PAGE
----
I can identify with your situation. I play guitar and sing primarily, and am constantly learning new songs to perform.
Some songs are very easy but others take more practice to learn to play proficiently. Invariably, on the songs that are more difficult to learn, the first time I perform it for a live audience, I experience the same thing you are experiencing.
I am sure it's a psychology issue where other thoughts pop into your brain that override the concentration needed to execute a flawless performance. When you are practicing and learning the piece, you are concentrating exclusively on proper execution. When performing for someone else, you start thinking about the fact that your performance will be judged -
"what will they think of my performance?, am I going to mess it up? what if I forget how the bridge is supposed to go? If I mess up, what will they think of me? Are they really listening?".
Your brain starts processing all of these other thoughts during your performance and gets off track.
I have found three ways to cope with this situation.
1). I try to convince myself before I start to perform for an audience (of one or more) that I can and will concentrate on and focus on - performing the piece the way I know I am capable, and forget there is an audience. In other words, I make a conscious effort to block out the distracting thoughts. The trick is to take your ego out of the equation and try to deliver your best performance of the piece, for the sake of the piece itself. This is not always achievable.
2). Since #1 does not always work, the one thing that DOES work, is experience performing the piece for an audience. I have found that the more difficult pieces are only fully mastered after I have performed it several times in front of an audience. So often I will play it first for a friend (audience of one). Invariably I will mess it up. Usually I will play it a second time for the same friend and most of the time, the second time is 100% better. Then I will play it for a different friend and I find the first time is 50% better than the first time for the first friend and the second time for the second friend is almost flawless. Then I may play it live in a performance situation (with strangers in the audience), perhaps qualifying in advance that this is the first time I have played this song live. Invariably, I mess up at least part of the song but get through it.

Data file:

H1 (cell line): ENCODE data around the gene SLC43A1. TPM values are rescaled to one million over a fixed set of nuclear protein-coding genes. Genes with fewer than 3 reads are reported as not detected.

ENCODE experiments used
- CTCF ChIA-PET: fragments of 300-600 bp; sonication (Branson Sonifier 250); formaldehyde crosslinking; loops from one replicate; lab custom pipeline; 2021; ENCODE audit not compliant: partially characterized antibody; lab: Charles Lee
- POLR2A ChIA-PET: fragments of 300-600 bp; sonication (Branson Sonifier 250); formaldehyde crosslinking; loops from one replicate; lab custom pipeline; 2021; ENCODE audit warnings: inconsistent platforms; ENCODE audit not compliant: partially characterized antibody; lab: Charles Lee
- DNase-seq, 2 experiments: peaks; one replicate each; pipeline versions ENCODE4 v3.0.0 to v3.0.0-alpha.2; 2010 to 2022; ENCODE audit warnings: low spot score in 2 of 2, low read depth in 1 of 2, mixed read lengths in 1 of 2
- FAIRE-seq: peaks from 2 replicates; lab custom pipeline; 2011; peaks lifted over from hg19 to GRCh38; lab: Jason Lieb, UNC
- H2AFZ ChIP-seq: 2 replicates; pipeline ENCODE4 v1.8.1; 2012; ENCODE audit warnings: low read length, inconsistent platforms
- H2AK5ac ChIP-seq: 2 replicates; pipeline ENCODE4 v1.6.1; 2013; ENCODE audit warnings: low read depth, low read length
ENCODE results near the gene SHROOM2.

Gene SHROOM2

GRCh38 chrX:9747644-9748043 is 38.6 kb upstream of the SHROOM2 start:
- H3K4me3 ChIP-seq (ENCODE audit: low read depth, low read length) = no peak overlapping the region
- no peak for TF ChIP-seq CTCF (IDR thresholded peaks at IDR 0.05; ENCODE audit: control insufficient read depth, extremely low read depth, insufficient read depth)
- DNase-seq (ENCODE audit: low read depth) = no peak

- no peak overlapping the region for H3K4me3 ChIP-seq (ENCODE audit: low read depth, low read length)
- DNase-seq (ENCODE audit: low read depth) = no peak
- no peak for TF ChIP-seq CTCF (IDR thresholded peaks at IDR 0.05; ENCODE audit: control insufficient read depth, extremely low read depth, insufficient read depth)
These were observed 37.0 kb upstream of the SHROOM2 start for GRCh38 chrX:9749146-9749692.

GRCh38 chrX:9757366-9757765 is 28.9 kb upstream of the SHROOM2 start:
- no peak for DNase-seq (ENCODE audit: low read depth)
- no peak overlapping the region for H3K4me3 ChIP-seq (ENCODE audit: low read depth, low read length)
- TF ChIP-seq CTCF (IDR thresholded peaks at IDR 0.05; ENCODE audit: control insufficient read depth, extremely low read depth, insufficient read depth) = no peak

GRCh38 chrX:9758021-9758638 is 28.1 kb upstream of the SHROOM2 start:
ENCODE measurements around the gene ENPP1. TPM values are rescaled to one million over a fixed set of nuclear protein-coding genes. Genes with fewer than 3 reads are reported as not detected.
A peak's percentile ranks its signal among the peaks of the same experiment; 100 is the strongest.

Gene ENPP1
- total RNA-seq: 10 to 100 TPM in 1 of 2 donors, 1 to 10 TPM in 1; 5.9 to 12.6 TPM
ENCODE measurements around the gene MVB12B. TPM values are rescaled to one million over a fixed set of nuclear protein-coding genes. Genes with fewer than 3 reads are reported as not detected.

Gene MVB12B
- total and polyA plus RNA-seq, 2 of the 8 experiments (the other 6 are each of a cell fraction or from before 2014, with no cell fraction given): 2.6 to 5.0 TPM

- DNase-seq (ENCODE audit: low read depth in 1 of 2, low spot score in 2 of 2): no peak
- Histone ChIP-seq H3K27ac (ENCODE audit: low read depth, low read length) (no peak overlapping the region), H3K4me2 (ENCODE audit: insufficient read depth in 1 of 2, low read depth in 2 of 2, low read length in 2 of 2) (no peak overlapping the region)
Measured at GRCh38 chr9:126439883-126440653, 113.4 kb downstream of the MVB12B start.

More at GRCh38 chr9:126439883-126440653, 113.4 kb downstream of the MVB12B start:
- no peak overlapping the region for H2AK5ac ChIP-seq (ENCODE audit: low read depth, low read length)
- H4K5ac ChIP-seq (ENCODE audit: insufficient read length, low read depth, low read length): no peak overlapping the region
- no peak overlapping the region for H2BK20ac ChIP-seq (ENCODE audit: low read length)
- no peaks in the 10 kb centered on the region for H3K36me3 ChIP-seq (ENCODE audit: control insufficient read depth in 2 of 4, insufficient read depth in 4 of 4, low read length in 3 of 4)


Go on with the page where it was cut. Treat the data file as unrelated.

It's the confidence gained by getting a little better each time I perform it live that eventually results in the elimination of the distracting thoughts and fear of messing up (which are what cause me to mess up). Eventually I become confident in my ability to perform that song live and I can then play it as good live (every time) as I can by myself in my living room.
So I know that the first time I perform it for an audience, I am going to mess it up. The second time will be a little better. Third time even better and eventually I know I will lose all fear of messing up (although I will never get anything absolutely perfect - but that's just a fact of life in my world). So I try to perform it first in situations that are not as crucial (like for friends or family). For me, that is the best way to master my ability to perform it.
3). If a live audience is not available before I must perform it in a crucial situation, I have occasionally resorted to performing it for a "world wide audience" by making a video to post on YouTube. I have found that the red recording light has a similar effect as a live audience (try it if you don't believe me). By the time I have messed up the first 25 attempts to get it good enough for posting on YouTube, I have become pretty good at performing the song. Just like for a live audience, each performance for the camera tends to get a little better than the previous one. Eventually I will get several that are acceptable candidates (again none will ever be perfect) and I will play back and compare several takes to determine which is the best before posting on YouTube.
If you try the YouTube route, you might want to disable comments until after you have performed in the crucial situation in order to avoid the possibility of a negative comment eroding your confidence.
One thing that I have learned is that - eventually I master live performance of any piece I am capable of playing. And the ones that were the most difficult to master in the beginning, become the ones I most enjoy performing once I have mastered the live performance of them.